Acute clinical cases are more likely to be diagnosed and treated so the patient's contacts and normal activities will normally be restricted. Carriers, obviously, can present more of a risk to those around them because they do not display any signs or symptoms of illness. 

With COVID-19 there is a chance people can spread it 2-3 days before symptom onset. The capacity for completely asymptomatic carriers to spread it is unknown but likely low. There have been a few cases of asymptomatic ‘superspreaders’ but these are likely outliers. 

COVID Barriers: keeping known potential reservoirs (symptomatic individuals and their contacts) isolated and standard hygiene measures – especially droplet precautions – to help prevent asymptomatic spread.

3. A Portal of Exit

The portal of exit is any route which enables a pathogen to leave the reservoir or host. In humans the key portals of exit are: 

  • Alimentary - via vomiting, diarrhoea or biting (yes, in healthcare you do get ‘biters’ and spitters); 
  • Genitourinary - via sexual transmission; 
  • Respiratory - through coughing, sneezing and talking; 
  • Skin - via skin lesions; 
  • Transplacental - where transmission is from mother to foetus. 
In the case of COVID-19 this is almost exclusively respiratory droplets. Viral RNA has been recovered from stool (and is being monitored in sewage to predict local outbreaks) but not live virus. Ditto blood.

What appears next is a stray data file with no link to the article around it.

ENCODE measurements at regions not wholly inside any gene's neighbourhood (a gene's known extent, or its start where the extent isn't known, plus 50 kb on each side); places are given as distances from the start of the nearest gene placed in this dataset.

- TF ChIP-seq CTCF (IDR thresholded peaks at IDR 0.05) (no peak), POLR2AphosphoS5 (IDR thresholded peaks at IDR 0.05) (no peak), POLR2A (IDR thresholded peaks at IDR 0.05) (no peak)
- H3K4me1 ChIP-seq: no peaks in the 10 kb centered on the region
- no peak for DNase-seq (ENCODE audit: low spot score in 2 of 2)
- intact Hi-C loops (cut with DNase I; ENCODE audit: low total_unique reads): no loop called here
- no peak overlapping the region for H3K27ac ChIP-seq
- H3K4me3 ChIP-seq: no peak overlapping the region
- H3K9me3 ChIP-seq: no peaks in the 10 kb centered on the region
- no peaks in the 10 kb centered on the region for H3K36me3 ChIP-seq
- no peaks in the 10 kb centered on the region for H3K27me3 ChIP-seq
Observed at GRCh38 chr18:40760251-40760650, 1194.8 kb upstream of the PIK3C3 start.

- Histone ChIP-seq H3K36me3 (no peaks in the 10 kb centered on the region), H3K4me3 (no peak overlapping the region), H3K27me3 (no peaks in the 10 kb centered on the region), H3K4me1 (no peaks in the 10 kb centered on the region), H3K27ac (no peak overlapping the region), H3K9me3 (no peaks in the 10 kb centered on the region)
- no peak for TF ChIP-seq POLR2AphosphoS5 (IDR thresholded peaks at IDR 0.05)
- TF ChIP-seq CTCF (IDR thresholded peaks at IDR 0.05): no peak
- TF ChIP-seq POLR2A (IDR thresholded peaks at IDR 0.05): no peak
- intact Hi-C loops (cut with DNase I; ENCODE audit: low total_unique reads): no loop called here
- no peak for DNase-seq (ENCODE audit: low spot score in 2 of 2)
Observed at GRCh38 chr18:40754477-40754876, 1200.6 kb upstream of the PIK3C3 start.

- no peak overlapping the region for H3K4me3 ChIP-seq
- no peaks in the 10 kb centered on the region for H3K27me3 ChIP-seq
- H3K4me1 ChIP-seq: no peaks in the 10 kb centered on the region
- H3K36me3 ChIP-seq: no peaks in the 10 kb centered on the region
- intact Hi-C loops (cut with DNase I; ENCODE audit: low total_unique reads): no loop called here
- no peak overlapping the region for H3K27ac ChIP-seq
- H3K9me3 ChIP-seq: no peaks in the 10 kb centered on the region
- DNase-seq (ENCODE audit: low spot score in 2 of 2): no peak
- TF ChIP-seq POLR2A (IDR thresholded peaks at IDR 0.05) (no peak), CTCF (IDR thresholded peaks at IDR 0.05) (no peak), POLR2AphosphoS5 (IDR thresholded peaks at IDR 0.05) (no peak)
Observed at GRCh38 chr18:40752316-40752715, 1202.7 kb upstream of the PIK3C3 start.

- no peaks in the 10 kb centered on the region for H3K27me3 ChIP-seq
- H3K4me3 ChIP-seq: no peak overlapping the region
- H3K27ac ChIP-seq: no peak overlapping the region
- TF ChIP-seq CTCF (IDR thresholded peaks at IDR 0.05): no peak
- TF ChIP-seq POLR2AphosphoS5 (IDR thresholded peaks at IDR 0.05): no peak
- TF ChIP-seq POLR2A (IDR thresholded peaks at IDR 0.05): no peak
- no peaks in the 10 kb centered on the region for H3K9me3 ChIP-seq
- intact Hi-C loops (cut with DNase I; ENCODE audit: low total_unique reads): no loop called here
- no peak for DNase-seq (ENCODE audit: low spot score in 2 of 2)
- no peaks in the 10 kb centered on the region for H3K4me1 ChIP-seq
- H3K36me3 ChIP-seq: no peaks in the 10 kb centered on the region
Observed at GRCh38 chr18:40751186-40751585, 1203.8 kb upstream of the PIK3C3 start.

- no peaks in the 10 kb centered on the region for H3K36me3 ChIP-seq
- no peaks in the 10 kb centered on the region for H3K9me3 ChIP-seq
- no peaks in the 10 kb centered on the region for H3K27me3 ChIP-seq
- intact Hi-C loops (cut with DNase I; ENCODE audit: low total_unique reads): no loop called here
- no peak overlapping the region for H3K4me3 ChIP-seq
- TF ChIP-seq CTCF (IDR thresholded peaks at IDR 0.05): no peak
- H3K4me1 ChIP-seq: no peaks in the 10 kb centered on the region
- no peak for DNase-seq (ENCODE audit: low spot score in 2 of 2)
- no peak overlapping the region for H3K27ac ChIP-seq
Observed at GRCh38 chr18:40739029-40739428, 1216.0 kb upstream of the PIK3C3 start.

COVID Barriers: droplet precautions. 

4. A Mode of Transmission

The two main ways that an infection can be transmitted from its reservoir to a susceptible host are direct transmission or indirect transmission. 

Direct transmission tends to be instantaneous and occurs when there is direct contact with the infectious agent. Examples include tetanus, glandular fever, respiratory diseases and sexually transmitted diseases. 

Indirect transmission can occur through animate mechanisms such as fleas, ticks, flies or mosquitoes or via inanimate mechanisms such as food, water, biological products or surgical instruments. 

Indirect transmission can also be airborne, in which tiny particles of an infectious agent are carried by dust or droplets in the air and inhaled into the lungs. There is an argument best left in biology dept coffee rooms whether droplet transmission is direct or indirect – Spoiler Alert: it can be both.